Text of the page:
Originally Posted by Dr. Mordo View Post
The two tricks I use are to record a scratch vocal, then autotune it to death. Then have the singer record another take singing along with the autotuned voice.

The other thing is slow way down and record no more than one vocal line at a time, and rerecord each line until it's acceptable before moving on to the next.
A lot of less confident or less experienced singers do better singing along... obviously, the ideal would be to sing along with a guide track by a solid, competent singer, but I've used a hard-tuned 'amateur' vocal (me) as a guide experimentally and it can offer one some insights into what is and is not going wrong with one's approach. I've also used instrumental guide tracks to 'teach' myself melodies... Odd as it may seem, I've found nice, 'pure' instrumental tones to be almost more problematic (at least for me -- as drawing pitch from such a sound actually seems harder for me when singing than getting pitch from even a far from perfect but in-tune vocal).


If a singer is having problems getting the feel of the song or his/her performance is wavering from take to take, it can be helpful to give him a lyric sheet with musical downbeats or other accents clearly marked on specific syllables. (Some people use underlines and arrows, some colors, etc.)
Old 4 weeks ago
  #15
Gear Guru
 

Quote:
Originally Posted by ty45 View Post
What would you guys do to help bad singers sound as best they could without using autotune?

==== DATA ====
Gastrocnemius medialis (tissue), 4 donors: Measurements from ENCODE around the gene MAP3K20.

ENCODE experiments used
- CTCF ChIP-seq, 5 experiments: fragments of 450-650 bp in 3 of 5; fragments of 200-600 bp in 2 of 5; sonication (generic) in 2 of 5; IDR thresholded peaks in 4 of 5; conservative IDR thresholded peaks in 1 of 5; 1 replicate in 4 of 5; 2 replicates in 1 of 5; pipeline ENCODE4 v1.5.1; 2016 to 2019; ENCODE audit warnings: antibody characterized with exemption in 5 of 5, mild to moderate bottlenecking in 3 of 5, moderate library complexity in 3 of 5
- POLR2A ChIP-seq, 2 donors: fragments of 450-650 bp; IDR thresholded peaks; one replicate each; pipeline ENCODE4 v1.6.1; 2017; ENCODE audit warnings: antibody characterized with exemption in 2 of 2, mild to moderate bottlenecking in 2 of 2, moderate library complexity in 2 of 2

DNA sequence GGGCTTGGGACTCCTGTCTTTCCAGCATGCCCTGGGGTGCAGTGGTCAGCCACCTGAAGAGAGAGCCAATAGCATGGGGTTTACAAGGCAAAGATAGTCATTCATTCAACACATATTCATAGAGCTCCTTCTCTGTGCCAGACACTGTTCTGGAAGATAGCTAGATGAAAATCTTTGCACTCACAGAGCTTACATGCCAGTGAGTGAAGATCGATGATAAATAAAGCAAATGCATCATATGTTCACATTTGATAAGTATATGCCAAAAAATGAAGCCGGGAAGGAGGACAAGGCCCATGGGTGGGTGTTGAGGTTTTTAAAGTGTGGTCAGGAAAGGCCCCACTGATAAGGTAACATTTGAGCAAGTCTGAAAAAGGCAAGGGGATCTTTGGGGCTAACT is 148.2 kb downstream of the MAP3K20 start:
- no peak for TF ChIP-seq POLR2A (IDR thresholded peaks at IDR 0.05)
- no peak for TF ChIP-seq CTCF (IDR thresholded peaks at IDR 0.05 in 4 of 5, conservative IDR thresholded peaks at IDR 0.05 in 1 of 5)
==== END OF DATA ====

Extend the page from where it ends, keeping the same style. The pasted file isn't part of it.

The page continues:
Put lots of reverb on their voice! That's what I used to do. The further back into the decay of the reverb, the more things spread out - not just in time but also in frequency.

also - double the melody line with a synth or organ and put the same reverb on that so that it 'pulls' the listener's ear toward the correct note.

A number of people have mentioned comping. If someone sings it enough times, he may be able to hit all the pitches - if only by chance!

If there is a producer on the session, they can have a lyric sheet and mark it up to make sure you have at least "one good one" of every phrase in the song. It may sound 'choppy' all Frankensteined together, but that may still be preferable to being badly out of tune.

When a singer is not cutting it, and they know it, you can explain the options and get out the cattle prods. Sometimes I will send them home to practice some more, or even recommend a vocal coach. Some of them bring the coach to the session, this can actually be a help. Why people expect good singing to just "happen" naturally is a puzzlement to me, but so many people do. Few people expect to pick up a guitar and just "know" how to play it well without any lessons.

When the singers are blissfully unaware of their failings, just mix it. Maybe one of their friends will tell them. Maybe no one will tell them and they can enjoy their recording for the rest of their lives thinking they are great.